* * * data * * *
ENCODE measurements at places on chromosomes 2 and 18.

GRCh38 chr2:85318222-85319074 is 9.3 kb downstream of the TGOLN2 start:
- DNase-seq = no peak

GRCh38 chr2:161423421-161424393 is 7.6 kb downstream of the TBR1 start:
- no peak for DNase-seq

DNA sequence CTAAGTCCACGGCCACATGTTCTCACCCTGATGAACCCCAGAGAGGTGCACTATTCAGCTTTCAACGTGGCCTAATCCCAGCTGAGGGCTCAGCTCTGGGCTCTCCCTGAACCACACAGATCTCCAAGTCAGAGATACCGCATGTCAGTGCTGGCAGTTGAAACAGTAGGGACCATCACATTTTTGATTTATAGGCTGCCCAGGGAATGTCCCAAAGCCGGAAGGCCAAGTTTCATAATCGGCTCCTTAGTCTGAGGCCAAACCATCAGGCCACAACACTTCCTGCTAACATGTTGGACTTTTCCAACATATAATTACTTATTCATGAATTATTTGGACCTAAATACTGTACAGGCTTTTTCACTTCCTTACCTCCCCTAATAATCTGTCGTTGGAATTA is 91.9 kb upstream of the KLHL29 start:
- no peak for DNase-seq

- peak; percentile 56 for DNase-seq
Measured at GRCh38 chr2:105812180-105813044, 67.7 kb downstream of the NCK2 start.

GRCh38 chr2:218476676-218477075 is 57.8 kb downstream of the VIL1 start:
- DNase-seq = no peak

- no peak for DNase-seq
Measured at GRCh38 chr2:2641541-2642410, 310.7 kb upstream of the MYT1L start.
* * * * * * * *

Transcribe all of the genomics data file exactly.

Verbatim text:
ENCODE measurements at places on chromosomes 2 and 18.

GRCh38 chr2:85318222-85319074 is 9.3 kb downstream of the TGOLN2 start:
- DNase-seq = no peak

GRCh38 chr2:161423421-161424393 is 7.6 kb downstream of the TBR1 start:
- no peak for DNase-seq

DNA sequence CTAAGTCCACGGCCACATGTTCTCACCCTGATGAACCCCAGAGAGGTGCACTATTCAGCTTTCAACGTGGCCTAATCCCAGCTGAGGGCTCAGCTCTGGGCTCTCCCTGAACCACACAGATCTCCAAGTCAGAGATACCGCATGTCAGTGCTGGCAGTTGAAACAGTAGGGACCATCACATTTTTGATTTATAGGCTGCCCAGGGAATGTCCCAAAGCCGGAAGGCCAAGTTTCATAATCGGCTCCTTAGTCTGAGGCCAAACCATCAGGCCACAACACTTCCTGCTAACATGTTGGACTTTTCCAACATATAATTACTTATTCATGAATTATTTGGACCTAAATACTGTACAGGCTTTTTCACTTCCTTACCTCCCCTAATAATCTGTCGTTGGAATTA is 91.9 kb upstream of the KLHL29 start:
- no peak for DNase-seq

- peak; percentile 56 for DNase-seq
Measured at GRCh38 chr2:105812180-105813044, 67.7 kb downstream of the NCK2 start.

GRCh38 chr2:218476676-218477075 is 57.8 kb downstream of the VIL1 start:
- DNase-seq = no peak

- no peak for DNase-seq
Measured at GRCh38 chr2:2641541-2642410, 310.7 kb upstream of the MYT1L start.